Factors affecting efficiency in fumigation with hydrocyanic acid
Hilgardia 1(3):35-56. DOI:10.3733/hilg.v01n03p035. May 1925.
Abstract does not appear. First page follows.
In most of the previous efforts to determine gas concentration, rate of diffusion, leakage, etc., in fumigation with hydrocyanic acid the results have been expressed in terms of insect kill. This method is not entirely adequate inasmuch as it fails to provide any data as to the actual concentration of gas present under the tent at any given time during the exposure, the rate of leakage through the tent, or the effect of temperature.
In an effort to gain a more complete understanding of what actually occurs during fumigation the writer has attacked the problem from both the chemical and the entomological standpoint, with the following aims: (1) To ascertain the actual gas concentration necessary to kill coccinellid beetles (Hippodamia convergens Guer.) and red scale (Chrysomphalus aurantii Mask.); (2) to establish a standard of measurement by which the relative efficiency of different methods of fumigation might be determined; and (3) to apply the results thus obtained to the study of certain factors affecting killing efficiency under the conditions of orchard fumigation.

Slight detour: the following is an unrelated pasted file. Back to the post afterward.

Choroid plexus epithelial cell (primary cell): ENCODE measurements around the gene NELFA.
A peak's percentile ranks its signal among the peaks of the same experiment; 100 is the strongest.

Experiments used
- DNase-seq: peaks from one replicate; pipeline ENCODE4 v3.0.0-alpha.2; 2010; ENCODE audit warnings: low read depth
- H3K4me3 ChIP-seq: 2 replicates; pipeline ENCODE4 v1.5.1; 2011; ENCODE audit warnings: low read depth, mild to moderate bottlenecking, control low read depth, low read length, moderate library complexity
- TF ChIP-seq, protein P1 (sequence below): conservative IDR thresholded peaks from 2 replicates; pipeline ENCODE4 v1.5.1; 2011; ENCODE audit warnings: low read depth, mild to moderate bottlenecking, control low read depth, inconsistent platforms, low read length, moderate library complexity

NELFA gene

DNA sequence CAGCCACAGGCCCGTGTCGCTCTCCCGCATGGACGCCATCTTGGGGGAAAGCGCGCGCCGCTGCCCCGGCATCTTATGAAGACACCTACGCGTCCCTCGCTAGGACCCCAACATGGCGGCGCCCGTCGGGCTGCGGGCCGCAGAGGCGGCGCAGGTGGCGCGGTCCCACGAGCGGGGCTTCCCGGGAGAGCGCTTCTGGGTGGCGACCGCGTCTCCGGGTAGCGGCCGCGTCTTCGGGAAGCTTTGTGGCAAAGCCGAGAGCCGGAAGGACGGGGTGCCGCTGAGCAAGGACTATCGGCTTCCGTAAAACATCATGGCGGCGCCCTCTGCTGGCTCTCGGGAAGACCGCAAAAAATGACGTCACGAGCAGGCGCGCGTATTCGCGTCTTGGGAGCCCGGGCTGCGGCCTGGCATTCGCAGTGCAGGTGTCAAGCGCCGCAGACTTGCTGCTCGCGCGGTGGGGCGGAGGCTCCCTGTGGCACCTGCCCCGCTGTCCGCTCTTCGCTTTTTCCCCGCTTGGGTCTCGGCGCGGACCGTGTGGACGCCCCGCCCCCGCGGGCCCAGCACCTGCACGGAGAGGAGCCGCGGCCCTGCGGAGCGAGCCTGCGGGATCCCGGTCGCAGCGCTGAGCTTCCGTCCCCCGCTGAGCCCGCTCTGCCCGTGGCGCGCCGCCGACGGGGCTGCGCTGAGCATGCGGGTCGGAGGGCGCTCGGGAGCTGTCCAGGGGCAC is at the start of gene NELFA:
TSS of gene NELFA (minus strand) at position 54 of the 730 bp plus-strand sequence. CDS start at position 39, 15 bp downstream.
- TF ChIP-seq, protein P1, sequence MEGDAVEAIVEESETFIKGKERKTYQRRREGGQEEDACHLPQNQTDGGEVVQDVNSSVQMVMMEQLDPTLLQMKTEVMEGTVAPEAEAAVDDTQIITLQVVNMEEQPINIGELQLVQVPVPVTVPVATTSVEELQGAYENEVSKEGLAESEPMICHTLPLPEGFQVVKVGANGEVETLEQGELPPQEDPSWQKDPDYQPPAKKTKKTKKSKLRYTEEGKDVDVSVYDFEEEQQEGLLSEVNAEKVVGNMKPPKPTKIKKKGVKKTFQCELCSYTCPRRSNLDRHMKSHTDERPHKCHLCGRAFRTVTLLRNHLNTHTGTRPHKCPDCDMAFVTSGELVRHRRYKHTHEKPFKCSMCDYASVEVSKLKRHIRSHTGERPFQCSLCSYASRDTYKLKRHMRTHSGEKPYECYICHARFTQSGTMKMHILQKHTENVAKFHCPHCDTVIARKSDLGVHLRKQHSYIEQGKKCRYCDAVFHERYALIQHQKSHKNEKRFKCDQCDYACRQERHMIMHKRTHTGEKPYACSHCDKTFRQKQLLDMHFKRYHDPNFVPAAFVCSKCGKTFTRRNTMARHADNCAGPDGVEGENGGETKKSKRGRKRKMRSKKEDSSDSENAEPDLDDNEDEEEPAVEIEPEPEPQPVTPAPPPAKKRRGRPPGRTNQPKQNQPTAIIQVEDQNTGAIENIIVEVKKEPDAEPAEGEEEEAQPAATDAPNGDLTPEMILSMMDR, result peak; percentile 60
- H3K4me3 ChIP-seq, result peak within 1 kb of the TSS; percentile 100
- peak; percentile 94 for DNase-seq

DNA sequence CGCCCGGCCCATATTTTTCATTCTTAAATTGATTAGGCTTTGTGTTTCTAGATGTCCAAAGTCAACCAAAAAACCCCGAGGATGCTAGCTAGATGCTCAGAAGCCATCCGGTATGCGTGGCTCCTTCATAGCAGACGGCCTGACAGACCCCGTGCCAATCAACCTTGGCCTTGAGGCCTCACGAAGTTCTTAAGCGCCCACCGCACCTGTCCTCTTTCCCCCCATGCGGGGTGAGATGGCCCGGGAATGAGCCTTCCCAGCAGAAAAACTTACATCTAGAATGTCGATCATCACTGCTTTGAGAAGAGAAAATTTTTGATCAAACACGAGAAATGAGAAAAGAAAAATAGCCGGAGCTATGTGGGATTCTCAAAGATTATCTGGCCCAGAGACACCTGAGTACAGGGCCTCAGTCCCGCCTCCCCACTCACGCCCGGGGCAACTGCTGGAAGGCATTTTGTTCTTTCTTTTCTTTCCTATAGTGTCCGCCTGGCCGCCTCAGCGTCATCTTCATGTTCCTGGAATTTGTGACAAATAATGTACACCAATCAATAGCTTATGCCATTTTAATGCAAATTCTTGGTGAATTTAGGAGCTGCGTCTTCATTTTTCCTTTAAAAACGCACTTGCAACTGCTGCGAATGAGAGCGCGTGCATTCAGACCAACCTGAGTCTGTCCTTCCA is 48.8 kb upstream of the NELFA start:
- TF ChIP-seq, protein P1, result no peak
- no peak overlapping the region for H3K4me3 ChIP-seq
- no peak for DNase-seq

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Seek answers to nitrogen needs of orchards in state
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Economic outlook for the California dairy industry
Poisonous plants on the range hold important place among causes of stock fatalities
Nutritional deficiencies in dams found to be cause of deformities of “Acorn calves”
Nutritional value of plants not lowered by chemical fertilization research reveals
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Selection and management of turkey breeding stock are subjected to studies
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